22 Mar2011

Kumquat Marmalade

by Marketman

A brilliant marmalade, bursting with flavor, balanced sweetness and just a tinge of bitterness. If you could improve it, you would notch up the bitterness. :) The marmalade has a terrific consistency and a stunning, appetizing orange color. It pairs wonderfully with brioche, toast, rich buttery tortas or ensaimadas. And best of all, it was really easy to make, though the de-seeding and slicing can admittedly be a bit tedious. We only made two 8oz bottles worth, so we didn’t go overboard this time around.

I saw some fresh kumquats for sale at the grocery and bought three packages without really knowing what I was going to do with them. Back at home, I surfed the net and found this simple sounding recipe for kumquat marmalade and immediately went to work in the kitchen. I adjusted ingredients to the amount of fruit I had on hand, and reduced sugar a bit, as well as taking slight shortcuts on some of the instructions, but the marmalade turned out very nicely despite the changes.

Along with the kalamansi marmalade I have featured on this site several times before, this kumquat marmalade is now second on our list of favorite homemade citrus preserves…



  1. ECC says:

    In the Artisan Bread In 5 Minutes a Day book, there is a kumquat recipe for “Kumquat Champagne Confit”. To make 3 cups, you need: 1 cup sugar, 2 cups Champagne, 1 cup water, 1 star anise, and 25 kumquats thinly sliced.

    Mar 22, 2011 | 5:18 am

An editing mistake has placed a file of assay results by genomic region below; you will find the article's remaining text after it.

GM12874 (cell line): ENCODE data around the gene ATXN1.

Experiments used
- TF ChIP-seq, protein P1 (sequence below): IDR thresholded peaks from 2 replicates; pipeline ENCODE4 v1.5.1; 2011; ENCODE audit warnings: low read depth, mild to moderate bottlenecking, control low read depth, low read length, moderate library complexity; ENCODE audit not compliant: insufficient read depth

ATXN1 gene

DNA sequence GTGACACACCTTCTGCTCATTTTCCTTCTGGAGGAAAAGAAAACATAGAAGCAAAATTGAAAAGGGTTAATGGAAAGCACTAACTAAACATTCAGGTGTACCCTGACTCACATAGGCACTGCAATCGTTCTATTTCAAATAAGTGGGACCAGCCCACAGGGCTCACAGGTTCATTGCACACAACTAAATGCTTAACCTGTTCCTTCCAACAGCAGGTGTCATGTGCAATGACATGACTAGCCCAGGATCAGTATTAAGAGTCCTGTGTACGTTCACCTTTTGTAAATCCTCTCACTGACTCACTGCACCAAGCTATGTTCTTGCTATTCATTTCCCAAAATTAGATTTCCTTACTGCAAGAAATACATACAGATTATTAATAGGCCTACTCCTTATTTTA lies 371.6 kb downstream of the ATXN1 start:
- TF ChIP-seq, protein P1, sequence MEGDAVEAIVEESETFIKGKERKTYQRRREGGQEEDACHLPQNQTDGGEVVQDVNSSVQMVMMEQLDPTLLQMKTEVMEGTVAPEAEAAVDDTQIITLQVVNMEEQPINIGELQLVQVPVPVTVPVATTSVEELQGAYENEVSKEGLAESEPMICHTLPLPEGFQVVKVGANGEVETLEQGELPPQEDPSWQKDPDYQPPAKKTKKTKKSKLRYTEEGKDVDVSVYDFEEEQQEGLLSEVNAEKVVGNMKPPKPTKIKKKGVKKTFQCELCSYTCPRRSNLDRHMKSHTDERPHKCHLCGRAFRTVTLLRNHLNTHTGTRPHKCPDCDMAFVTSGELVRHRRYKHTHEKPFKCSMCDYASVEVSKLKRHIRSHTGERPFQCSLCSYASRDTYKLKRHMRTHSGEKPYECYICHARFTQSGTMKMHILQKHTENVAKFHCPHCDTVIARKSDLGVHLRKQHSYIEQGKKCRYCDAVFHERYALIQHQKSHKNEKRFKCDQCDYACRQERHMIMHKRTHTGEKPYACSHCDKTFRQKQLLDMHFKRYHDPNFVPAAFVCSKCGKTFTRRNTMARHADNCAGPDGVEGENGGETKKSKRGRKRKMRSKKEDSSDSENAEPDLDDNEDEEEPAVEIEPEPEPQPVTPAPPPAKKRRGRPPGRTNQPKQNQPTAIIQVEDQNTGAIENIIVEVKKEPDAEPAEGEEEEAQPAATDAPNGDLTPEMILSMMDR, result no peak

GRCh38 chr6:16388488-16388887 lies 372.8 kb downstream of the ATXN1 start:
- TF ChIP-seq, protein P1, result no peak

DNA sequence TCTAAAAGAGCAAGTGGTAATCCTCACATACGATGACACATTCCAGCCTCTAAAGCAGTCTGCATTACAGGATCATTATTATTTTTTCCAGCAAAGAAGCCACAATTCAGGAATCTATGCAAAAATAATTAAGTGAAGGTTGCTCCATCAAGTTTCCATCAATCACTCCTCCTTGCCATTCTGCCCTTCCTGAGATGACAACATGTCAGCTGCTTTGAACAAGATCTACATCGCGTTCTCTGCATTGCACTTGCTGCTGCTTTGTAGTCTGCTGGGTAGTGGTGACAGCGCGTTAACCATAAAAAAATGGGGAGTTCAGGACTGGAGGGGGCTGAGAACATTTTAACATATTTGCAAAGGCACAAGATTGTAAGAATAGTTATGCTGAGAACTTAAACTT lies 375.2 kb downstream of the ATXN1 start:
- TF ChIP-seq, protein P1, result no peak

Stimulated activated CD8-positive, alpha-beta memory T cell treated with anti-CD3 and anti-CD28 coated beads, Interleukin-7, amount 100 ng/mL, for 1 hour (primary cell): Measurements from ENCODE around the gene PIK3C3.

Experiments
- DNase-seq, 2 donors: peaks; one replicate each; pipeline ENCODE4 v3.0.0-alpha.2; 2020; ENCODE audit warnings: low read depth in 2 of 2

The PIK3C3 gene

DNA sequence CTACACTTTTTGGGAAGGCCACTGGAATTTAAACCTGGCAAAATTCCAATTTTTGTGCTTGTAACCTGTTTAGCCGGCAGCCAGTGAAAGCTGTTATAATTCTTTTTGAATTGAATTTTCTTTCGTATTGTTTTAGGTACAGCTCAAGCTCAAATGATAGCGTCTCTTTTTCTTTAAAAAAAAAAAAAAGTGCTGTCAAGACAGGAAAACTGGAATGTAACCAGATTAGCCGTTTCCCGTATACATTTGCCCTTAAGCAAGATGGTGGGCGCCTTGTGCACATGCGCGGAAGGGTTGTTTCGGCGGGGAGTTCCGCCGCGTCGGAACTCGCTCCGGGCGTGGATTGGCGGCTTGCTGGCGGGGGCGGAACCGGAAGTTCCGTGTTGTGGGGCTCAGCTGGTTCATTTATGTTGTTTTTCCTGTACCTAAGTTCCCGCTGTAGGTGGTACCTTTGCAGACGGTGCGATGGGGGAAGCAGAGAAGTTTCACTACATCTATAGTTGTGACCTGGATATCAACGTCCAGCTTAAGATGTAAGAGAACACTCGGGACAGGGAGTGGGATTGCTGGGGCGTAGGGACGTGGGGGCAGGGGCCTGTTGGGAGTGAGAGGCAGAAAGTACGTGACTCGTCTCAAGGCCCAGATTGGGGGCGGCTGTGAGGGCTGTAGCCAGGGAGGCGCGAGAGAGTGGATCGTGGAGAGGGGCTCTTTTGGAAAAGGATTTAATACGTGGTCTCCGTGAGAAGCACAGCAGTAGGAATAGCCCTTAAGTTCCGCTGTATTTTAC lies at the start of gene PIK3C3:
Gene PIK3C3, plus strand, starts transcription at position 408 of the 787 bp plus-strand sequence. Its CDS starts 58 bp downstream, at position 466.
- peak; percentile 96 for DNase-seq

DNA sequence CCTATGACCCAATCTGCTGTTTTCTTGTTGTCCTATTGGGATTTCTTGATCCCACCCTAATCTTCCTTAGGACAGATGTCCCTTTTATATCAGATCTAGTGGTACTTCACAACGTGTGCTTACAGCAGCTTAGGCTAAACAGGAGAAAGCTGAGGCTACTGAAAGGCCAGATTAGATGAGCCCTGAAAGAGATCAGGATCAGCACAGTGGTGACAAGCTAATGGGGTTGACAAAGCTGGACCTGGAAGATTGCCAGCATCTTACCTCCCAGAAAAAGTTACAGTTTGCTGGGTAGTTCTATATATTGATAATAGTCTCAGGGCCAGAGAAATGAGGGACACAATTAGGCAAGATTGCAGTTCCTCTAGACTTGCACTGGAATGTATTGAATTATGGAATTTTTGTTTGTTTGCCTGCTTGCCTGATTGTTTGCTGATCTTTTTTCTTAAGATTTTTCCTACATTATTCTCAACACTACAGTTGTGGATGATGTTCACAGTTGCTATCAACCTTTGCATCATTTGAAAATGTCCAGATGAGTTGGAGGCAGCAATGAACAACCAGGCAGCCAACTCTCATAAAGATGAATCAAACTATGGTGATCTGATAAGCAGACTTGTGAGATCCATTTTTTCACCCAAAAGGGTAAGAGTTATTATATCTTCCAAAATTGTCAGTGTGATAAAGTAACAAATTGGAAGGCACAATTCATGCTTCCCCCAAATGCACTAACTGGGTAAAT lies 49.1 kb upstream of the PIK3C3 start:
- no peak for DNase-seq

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  3. Footloose says:

    I thought kumquats would turn out better marmalade precisely because they are not bitter. You can pop them in your mouth, rind and all but I guess, as in everything in life, one needs a little bit of bite for assertiveness and character. I was fond of Sicilian blood orange marmalade which are seasonally available here in neat cube jars but tasting calamansi marmalade made me switch my allegiance. Now I seem to be rivetted only by its suggestive violent name.

    Mar 22, 2011 | 7:12 am

  4. Anne :-) says:

    This is the first time I heard of kumquats…thanks for sharing MM!

    Mar 22, 2011 | 8:54 am

  5. nina says:

    incidentally, i have bookmarked a kumquat marmalade recipe from another food blog which just escapes my mind now. Will try it soon as it did sound easy to do.

    And last night i tried citron tea in a korean restaurant… It was thinly sliced citron with honey made into tea. It was so refreshing. So unlike the usual iced tea.

    Mar 22, 2011 | 4:56 pm

  6. Rowi says:

    Lovely and delish-looking marmalade! I would love to try kumquats someday when the price is less daunting in this part of the world. I have made a 3-citrus marmalade from Sicilian blood oranges, Florida grapefruits and Seville oranges and it was such a hit, the colours were brilliant, and the taste was just balanced bitter-sweet that the marmalades were consumed in no time at all. To find these three citrus fruits at one time was more of a coincidence and given the opportunity again I would make a huge batch.